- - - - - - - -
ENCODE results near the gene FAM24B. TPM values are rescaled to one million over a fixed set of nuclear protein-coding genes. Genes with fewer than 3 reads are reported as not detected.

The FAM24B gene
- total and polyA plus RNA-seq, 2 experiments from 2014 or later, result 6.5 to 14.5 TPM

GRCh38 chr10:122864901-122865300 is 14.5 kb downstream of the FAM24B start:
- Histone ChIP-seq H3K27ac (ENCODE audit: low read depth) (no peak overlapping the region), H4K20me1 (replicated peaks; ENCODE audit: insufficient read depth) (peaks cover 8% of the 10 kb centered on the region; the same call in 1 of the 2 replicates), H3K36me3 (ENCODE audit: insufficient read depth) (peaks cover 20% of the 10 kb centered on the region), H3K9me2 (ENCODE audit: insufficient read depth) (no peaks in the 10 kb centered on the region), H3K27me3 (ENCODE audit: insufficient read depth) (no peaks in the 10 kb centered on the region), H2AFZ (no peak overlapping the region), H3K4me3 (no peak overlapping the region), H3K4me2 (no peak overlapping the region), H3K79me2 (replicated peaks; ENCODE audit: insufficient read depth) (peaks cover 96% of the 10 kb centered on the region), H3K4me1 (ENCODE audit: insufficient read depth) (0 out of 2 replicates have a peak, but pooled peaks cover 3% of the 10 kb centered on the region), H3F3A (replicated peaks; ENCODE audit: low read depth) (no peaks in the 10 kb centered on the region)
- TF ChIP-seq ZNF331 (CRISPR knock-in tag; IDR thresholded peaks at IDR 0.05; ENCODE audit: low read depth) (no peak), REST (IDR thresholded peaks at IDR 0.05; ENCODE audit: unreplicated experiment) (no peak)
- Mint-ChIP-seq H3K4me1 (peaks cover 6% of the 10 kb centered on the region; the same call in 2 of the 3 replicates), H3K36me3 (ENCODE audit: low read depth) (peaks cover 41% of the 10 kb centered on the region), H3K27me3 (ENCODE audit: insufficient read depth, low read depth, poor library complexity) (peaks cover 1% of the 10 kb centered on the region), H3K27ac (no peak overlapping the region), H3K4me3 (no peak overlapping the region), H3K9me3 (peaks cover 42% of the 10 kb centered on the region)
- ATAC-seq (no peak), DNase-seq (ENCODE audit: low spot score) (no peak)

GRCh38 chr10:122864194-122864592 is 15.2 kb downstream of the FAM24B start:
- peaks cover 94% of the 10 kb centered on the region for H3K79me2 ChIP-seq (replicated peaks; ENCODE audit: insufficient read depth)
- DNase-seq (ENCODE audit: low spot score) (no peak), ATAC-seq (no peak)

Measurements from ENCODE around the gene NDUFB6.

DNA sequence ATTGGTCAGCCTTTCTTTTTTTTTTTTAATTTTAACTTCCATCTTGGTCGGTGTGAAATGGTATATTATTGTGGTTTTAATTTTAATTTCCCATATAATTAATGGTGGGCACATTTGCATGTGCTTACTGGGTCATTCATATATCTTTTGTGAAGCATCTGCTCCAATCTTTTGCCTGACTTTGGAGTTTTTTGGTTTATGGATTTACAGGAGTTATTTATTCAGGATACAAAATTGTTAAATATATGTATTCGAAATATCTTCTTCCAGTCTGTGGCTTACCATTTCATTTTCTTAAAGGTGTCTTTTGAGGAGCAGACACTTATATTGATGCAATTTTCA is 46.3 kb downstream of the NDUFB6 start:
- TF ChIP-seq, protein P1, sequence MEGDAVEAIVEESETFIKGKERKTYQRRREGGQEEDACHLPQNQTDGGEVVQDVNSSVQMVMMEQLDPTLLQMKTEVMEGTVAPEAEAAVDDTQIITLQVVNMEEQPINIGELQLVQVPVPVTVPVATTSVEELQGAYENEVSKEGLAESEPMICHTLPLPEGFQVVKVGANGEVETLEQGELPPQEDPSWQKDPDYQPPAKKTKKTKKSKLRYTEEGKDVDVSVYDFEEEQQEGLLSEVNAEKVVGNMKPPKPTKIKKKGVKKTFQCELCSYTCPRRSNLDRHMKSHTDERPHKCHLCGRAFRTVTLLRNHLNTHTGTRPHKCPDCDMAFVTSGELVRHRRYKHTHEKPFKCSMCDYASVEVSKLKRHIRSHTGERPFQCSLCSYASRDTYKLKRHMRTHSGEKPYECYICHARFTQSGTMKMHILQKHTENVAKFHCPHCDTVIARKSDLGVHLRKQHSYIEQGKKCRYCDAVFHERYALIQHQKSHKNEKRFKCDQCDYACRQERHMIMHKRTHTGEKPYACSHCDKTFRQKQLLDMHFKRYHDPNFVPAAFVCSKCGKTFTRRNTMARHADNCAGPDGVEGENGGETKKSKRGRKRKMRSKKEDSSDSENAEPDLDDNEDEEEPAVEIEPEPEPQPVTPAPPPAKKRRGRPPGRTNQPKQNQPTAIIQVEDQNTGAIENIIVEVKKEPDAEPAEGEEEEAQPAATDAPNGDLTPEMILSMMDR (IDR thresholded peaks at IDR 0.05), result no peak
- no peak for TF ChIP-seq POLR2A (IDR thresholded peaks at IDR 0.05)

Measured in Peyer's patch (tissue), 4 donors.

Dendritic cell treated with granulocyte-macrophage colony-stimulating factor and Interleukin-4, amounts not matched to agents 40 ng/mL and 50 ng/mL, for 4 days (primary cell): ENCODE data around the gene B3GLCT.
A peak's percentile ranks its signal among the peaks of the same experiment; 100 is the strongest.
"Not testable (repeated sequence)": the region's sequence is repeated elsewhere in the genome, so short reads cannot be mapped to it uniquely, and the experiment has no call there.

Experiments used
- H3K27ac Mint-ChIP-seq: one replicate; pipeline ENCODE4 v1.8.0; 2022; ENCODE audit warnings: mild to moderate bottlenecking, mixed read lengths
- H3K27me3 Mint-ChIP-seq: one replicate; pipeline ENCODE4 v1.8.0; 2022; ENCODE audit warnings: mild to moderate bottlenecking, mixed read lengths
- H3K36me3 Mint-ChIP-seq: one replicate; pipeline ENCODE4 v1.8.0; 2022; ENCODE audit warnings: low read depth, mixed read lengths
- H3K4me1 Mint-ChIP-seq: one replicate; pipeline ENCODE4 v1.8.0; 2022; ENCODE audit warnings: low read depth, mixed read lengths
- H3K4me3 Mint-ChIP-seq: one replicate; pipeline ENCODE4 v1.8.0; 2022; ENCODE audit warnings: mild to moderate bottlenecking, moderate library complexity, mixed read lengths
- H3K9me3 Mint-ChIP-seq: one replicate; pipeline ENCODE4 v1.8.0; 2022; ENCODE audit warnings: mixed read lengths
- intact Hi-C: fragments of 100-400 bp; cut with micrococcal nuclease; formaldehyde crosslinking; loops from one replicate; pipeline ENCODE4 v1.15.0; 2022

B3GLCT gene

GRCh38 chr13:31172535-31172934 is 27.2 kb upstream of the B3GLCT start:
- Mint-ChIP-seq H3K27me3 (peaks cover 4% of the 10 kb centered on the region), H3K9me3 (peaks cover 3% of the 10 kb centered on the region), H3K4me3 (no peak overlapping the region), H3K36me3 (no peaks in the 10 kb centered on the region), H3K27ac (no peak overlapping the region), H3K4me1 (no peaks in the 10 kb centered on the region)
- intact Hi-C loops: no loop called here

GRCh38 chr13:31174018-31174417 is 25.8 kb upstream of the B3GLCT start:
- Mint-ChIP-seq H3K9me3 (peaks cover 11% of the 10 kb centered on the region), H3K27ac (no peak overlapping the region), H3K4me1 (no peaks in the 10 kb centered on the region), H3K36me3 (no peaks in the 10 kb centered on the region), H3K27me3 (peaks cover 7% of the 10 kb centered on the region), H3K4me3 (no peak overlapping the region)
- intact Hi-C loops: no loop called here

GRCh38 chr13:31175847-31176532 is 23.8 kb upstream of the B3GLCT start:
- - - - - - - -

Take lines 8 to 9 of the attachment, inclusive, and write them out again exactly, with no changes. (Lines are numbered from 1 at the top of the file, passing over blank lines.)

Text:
- ATAC-seq (no peak), DNase-seq (ENCODE audit: low spot score) (no peak)

GRCh38 chr10:122864194-122864592 is 15.2 kb downstream of the FAM24B start: